Again on 4th September, 2017, HRCI in partnership with the National Book Trust of Uganda (NABOTU) and the Centre for Constitutional Governance (CCG) successfully filed “Civil Suit N0.443 of 2017 in the High Court, Kampala against the Attorney General and the Board of Trustees for the Uganda National Cultural Centre (UNCC) seeking for a permanent injunction, barring the proposed razing down of the National Theatre and Nomo Gallery.
The Case was filed through M/s. Rwakafuzi & Co. Advocates.
Hearing for this case is yet to be fixed. Although the final verdict of this case has not been delivered, the case has acted as a threat to the government and this has led to a halt in its decision of demolishing the National Theatre and Nommo Gallery.
This case is important because even if its final verdict is not yet made, the applicants will use it to apply for a temporally injunction in case the government intends to resurface its plans of demolishing the National Theatre & Nommo Gallery.
Also under the same program, HRCI engaged and mobilized the Ugandan artists, theatre practitioners and culture lovers to petition the Speaker of Parliament, Government of the Republic of Uganda and also to demonstrate against the government’s intention of demolishing the Uganda National Theatre and Nommo Galley.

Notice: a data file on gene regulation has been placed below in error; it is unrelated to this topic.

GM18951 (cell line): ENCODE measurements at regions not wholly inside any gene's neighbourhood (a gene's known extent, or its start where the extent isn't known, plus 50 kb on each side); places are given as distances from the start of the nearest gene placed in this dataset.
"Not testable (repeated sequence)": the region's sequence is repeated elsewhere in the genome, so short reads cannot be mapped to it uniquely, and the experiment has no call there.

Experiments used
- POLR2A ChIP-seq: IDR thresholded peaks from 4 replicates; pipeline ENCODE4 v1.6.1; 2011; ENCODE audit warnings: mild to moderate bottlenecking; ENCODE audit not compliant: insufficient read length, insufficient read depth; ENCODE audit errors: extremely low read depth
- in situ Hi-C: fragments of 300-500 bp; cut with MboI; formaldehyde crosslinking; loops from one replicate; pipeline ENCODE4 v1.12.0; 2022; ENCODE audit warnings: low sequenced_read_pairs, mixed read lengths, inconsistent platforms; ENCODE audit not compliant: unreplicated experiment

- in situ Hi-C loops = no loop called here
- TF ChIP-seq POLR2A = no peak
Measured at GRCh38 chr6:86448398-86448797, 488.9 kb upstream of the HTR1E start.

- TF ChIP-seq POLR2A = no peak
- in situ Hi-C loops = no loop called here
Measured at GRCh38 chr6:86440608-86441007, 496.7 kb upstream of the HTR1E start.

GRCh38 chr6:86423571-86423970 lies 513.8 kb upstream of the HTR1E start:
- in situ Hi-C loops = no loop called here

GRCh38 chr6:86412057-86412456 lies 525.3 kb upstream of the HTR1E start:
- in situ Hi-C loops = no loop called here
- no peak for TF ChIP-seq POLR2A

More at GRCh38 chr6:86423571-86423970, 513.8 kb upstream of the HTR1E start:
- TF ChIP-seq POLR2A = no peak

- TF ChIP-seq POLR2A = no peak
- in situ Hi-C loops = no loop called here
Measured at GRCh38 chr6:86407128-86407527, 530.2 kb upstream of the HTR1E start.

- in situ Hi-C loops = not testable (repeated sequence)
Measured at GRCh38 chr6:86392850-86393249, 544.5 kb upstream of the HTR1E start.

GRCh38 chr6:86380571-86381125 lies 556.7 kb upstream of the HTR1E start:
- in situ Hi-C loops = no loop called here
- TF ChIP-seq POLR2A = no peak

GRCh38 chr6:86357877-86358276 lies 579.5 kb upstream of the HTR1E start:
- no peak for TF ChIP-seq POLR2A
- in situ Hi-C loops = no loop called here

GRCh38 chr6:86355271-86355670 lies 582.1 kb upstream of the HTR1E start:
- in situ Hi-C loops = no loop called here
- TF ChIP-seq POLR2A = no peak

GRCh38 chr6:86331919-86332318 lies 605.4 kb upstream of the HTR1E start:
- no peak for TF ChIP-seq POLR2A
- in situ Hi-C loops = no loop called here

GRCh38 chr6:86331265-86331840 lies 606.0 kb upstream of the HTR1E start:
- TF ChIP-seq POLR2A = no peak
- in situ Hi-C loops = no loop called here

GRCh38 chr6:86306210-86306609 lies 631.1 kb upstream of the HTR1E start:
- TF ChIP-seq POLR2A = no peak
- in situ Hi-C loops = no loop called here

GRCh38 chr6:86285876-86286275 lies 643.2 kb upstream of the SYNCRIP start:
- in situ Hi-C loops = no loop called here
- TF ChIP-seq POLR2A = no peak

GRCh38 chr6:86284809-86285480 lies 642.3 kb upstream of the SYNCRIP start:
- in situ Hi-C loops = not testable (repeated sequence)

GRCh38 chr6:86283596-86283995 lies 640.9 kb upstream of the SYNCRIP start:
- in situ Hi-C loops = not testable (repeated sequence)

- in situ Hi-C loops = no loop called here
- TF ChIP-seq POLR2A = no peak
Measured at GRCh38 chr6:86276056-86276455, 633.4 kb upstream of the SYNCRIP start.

The Speaker of Parliament of the Republic of Uganda who consequently influenced the passing of the 3 billion Uganda shillings for the major renovations of the Uganda National Theatre which included among others; – changing the lighting systems, modernizing the stage and replacement of the national theater chairs, sound systems, the roof, replacing doors, providing new acoustics, repainting the entire structure, reconstructing toilet facilities and replacing the sewerage system.
The prestigious Uganda National Theater which was dilapidated has at least received some major refurbishments which will help it to stand the test of some time.
The last major renovations on the Uganda National Theatre had been conducted 10 years ago as Uganda was gearing up for the Commonwealth Heads of Government Meeting (CHOGM) in 2007.
“The flat roof was leaking and the component of the asbestos above the stage had been outlawed. Most of the chairs had been broken.
The restrooms were in a dire need of replacement, the sewage system could no longer accommodate the huge number of traffic of visitors.”
In fact, many arts practitioners had abandoned the Uganda National Theatre because of its inadequacy. Organizing shows at the theatre was becoming too expensive with, less return.